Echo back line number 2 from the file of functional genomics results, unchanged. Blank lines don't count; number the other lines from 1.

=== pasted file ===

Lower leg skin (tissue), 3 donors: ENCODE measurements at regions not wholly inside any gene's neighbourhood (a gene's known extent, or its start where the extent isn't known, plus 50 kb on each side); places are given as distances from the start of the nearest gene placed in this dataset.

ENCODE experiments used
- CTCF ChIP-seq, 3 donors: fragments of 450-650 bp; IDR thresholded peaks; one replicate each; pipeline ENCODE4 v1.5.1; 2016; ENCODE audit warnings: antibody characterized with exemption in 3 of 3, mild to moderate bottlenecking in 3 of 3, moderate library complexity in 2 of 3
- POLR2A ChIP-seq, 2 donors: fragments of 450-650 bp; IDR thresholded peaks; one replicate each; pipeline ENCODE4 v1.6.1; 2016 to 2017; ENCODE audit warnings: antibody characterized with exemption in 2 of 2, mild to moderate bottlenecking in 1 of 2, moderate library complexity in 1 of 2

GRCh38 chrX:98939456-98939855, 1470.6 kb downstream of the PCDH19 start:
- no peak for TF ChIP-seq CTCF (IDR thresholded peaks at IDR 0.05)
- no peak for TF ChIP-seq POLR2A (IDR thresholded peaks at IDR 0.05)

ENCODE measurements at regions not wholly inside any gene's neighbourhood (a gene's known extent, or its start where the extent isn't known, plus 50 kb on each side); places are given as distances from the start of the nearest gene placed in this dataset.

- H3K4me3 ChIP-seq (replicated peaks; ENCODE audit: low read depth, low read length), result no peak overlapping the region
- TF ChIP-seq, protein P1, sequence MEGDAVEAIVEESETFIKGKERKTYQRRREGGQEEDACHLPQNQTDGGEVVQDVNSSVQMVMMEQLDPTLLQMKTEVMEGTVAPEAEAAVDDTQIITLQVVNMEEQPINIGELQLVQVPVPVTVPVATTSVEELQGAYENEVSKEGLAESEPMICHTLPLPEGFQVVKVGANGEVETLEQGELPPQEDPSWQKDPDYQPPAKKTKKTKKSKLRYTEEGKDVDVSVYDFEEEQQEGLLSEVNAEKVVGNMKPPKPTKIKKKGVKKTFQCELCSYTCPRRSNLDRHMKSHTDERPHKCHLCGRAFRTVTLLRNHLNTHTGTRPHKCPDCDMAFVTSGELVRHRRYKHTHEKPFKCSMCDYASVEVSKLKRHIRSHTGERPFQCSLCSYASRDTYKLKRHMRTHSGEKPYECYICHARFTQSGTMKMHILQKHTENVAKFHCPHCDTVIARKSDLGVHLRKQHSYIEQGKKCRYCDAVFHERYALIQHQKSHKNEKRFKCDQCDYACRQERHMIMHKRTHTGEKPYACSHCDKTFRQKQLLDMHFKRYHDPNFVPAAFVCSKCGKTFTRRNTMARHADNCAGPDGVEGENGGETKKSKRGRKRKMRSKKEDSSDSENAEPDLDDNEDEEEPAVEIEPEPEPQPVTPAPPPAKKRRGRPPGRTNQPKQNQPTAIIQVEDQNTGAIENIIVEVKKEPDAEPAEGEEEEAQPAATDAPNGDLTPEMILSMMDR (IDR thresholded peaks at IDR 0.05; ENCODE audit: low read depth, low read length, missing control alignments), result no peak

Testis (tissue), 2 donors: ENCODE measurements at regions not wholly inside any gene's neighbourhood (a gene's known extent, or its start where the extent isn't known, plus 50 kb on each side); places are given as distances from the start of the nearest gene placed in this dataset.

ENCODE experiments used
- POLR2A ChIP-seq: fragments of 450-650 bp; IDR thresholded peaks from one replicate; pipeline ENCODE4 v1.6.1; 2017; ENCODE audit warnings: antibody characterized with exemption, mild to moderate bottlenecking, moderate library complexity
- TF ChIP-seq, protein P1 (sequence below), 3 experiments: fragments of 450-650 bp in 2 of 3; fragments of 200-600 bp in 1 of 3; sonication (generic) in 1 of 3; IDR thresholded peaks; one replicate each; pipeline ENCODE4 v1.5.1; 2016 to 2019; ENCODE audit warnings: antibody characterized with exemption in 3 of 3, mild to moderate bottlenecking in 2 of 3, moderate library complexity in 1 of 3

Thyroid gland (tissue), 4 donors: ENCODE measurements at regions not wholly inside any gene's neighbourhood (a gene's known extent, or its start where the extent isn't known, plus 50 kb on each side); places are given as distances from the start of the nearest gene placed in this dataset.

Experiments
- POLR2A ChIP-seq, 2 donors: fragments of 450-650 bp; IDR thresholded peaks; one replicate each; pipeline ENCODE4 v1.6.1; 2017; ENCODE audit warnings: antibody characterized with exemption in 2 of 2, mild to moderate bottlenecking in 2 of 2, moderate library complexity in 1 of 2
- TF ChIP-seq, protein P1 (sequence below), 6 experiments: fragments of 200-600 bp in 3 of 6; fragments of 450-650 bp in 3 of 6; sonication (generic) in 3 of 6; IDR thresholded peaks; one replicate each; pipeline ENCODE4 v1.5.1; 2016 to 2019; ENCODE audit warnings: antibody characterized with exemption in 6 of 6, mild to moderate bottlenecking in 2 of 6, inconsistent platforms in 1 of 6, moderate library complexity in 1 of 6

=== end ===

ENCODE experiments used